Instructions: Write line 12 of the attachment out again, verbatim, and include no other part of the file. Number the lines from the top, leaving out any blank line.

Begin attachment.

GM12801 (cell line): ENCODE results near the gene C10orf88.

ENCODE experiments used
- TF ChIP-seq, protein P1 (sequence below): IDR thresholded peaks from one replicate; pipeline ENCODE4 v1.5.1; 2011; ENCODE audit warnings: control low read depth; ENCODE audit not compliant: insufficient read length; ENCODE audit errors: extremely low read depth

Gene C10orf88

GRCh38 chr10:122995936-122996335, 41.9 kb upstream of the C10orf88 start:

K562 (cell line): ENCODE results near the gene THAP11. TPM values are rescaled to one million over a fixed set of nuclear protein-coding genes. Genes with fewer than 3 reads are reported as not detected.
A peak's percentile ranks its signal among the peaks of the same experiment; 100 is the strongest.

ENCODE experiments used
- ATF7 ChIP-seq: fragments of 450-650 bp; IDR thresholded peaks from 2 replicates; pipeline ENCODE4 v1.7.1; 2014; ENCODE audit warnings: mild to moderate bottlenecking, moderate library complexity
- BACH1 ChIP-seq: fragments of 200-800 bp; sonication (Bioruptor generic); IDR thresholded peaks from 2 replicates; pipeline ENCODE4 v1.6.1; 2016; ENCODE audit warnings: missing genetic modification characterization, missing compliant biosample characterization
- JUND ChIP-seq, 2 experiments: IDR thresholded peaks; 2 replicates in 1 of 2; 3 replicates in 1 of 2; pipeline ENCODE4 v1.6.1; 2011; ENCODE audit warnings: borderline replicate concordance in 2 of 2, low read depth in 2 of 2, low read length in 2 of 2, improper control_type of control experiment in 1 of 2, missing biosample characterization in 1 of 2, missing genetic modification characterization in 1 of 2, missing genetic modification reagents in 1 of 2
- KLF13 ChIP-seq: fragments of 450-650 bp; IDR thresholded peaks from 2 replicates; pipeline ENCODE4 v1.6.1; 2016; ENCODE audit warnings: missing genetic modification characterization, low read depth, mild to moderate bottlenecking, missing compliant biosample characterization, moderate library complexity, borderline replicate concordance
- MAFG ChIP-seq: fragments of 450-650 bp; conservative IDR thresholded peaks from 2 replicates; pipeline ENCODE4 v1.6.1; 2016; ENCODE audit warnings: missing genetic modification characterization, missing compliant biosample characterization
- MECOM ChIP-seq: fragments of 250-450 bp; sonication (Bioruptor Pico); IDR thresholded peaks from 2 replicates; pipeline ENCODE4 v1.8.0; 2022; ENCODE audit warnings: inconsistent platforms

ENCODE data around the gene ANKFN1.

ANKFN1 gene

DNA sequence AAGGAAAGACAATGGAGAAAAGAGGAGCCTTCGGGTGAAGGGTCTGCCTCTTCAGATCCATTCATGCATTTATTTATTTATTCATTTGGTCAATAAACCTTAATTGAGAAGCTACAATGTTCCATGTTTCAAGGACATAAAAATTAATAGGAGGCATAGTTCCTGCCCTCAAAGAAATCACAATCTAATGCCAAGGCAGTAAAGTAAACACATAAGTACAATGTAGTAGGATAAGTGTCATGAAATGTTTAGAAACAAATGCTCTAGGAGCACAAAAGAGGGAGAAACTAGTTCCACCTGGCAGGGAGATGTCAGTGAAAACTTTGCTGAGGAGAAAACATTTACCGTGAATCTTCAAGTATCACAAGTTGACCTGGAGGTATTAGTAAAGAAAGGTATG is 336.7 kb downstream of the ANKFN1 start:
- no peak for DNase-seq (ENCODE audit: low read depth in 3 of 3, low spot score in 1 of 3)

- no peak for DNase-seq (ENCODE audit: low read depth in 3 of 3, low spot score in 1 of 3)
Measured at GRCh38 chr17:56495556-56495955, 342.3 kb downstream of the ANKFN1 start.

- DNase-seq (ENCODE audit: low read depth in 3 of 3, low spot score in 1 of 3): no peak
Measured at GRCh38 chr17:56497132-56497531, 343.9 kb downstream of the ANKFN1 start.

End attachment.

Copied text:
- KLF13 ChIP-seq: fragments of 450-650 bp; IDR thresholded peaks from 2 replicates; pipeline ENCODE4 v1.6.1; 2016; ENCODE audit warnings: missing genetic modification characterization, low read depth, mild to moderate bottlenecking, missing compliant biosample characterization, moderate library complexity, borderline replicate concordance